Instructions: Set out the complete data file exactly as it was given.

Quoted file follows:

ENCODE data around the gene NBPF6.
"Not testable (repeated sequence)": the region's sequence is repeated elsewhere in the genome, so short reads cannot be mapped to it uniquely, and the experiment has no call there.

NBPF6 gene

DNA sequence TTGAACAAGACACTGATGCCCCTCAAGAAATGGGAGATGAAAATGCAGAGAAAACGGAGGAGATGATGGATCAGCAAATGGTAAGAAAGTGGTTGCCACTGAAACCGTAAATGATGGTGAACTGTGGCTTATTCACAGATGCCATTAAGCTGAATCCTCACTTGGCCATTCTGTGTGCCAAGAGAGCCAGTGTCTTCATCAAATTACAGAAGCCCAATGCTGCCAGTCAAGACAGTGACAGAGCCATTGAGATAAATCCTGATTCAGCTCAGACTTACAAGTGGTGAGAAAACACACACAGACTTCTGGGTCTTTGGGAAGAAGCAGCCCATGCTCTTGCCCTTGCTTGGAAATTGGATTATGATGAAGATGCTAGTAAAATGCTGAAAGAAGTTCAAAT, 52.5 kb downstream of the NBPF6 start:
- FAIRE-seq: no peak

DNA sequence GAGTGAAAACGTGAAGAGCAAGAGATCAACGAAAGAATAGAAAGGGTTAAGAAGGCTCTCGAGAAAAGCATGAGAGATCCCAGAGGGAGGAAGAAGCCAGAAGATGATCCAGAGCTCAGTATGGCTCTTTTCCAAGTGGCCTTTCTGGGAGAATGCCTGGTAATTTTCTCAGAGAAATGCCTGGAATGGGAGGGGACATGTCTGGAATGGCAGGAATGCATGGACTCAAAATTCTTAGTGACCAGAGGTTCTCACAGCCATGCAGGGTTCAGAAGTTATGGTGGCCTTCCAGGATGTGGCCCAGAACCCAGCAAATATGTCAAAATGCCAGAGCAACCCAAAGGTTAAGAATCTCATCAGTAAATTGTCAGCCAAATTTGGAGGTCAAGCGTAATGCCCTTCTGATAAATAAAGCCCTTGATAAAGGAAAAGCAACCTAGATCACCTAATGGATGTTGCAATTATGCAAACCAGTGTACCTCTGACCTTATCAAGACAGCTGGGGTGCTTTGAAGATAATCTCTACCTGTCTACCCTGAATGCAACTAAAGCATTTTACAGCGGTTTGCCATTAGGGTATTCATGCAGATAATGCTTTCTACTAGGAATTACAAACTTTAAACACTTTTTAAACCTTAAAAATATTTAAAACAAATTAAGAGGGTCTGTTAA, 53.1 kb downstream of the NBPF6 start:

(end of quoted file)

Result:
ENCODE data around the gene NBPF6.
"Not testable (repeated sequence)": the region's sequence is repeated elsewhere in the genome, so short reads cannot be mapped to it uniquely, and the experiment has no call there.

NBPF6 gene

DNA sequence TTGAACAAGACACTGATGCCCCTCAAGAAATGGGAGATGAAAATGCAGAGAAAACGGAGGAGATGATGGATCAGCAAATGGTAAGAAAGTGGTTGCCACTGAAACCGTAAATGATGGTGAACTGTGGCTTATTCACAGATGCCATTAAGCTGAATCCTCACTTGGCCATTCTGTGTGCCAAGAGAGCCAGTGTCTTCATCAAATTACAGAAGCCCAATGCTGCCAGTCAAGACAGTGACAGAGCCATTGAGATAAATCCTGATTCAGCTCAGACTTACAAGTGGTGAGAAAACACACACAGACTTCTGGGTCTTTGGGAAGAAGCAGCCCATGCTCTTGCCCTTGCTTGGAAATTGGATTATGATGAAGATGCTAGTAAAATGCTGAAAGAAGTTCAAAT, 52.5 kb downstream of the NBPF6 start:
- FAIRE-seq: no peak

DNA sequence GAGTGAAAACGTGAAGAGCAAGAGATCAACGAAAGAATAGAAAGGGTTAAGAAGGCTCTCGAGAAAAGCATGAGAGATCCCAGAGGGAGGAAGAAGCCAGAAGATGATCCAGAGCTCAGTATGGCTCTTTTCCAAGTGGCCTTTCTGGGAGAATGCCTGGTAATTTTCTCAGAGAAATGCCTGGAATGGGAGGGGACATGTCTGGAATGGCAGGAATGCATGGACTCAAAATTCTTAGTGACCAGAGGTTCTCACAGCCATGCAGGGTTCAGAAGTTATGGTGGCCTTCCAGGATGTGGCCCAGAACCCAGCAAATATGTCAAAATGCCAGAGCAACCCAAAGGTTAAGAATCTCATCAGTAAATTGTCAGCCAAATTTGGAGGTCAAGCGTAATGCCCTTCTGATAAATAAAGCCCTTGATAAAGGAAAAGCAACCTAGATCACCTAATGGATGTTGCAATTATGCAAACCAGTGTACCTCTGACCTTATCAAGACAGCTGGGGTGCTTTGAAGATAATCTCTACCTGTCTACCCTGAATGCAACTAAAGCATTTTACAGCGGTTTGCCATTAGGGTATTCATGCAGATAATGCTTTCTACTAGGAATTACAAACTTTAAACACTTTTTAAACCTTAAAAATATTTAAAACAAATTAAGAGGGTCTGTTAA, 53.1 kb downstream of the NBPF6 start: